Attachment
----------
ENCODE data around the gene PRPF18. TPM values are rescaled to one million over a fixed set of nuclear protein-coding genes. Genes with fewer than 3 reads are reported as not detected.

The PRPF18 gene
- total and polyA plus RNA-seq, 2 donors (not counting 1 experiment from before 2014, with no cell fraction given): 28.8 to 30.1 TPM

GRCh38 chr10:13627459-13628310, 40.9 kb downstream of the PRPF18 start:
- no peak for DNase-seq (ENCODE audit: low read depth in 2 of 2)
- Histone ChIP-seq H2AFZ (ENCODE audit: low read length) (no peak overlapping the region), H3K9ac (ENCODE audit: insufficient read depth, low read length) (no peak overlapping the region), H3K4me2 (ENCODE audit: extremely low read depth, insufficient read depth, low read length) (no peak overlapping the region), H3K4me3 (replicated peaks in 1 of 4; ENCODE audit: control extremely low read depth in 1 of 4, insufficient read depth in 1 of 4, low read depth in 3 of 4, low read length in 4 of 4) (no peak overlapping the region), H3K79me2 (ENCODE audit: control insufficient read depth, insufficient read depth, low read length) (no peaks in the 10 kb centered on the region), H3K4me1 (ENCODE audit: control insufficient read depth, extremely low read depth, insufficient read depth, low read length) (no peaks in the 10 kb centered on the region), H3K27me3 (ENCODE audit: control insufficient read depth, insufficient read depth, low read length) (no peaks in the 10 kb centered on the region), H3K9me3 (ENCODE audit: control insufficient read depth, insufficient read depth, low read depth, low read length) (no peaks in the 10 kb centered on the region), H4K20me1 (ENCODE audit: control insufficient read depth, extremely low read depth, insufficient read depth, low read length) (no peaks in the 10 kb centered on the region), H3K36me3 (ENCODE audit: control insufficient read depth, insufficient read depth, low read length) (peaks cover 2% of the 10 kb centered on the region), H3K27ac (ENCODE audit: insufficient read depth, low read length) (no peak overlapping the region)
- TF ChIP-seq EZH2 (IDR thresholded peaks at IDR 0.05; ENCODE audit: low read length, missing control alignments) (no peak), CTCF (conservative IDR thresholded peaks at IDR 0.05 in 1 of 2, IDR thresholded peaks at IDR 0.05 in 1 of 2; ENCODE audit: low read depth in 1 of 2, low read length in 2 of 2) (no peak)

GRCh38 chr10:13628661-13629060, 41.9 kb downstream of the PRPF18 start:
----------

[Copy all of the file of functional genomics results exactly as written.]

ENCODE data around the gene PRPF18. TPM values are rescaled to one million over a fixed set of nuclear protein-coding genes. Genes with fewer than 3 reads are reported as not detected.

The PRPF18 gene
- total and polyA plus RNA-seq, 2 donors (not counting 1 experiment from before 2014, with no cell fraction given): 28.8 to 30.1 TPM

GRCh38 chr10:13627459-13628310, 40.9 kb downstream of the PRPF18 start:
- no peak for DNase-seq (ENCODE audit: low read depth in 2 of 2)
- Histone ChIP-seq H2AFZ (ENCODE audit: low read length) (no peak overlapping the region), H3K9ac (ENCODE audit: insufficient read depth, low read length) (no peak overlapping the region), H3K4me2 (ENCODE audit: extremely low read depth, insufficient read depth, low read length) (no peak overlapping the region), H3K4me3 (replicated peaks in 1 of 4; ENCODE audit: control extremely low read depth in 1 of 4, insufficient read depth in 1 of 4, low read depth in 3 of 4, low read length in 4 of 4) (no peak overlapping the region), H3K79me2 (ENCODE audit: control insufficient read depth, insufficient read depth, low read length) (no peaks in the 10 kb centered on the region), H3K4me1 (ENCODE audit: control insufficient read depth, extremely low read depth, insufficient read depth, low read length) (no peaks in the 10 kb centered on the region), H3K27me3 (ENCODE audit: control insufficient read depth, insufficient read depth, low read length) (no peaks in the 10 kb centered on the region), H3K9me3 (ENCODE audit: control insufficient read depth, insufficient read depth, low read depth, low read length) (no peaks in the 10 kb centered on the region), H4K20me1 (ENCODE audit: control insufficient read depth, extremely low read depth, insufficient read depth, low read length) (no peaks in the 10 kb centered on the region), H3K36me3 (ENCODE audit: control insufficient read depth, insufficient read depth, low read length) (peaks cover 2% of the 10 kb centered on the region), H3K27ac (ENCODE audit: insufficient read depth, low read length) (no peak overlapping the region)
- TF ChIP-seq EZH2 (IDR thresholded peaks at IDR 0.05; ENCODE audit: low read length, missing control alignments) (no peak), CTCF (conservative IDR thresholded peaks at IDR 0.05 in 1 of 2, IDR thresholded peaks at IDR 0.05 in 1 of 2; ENCODE audit: low read depth in 1 of 2, low read length in 2 of 2) (no peak)

GRCh38 chr10:13628661-13629060, 41.9 kb downstream of the PRPF18 start: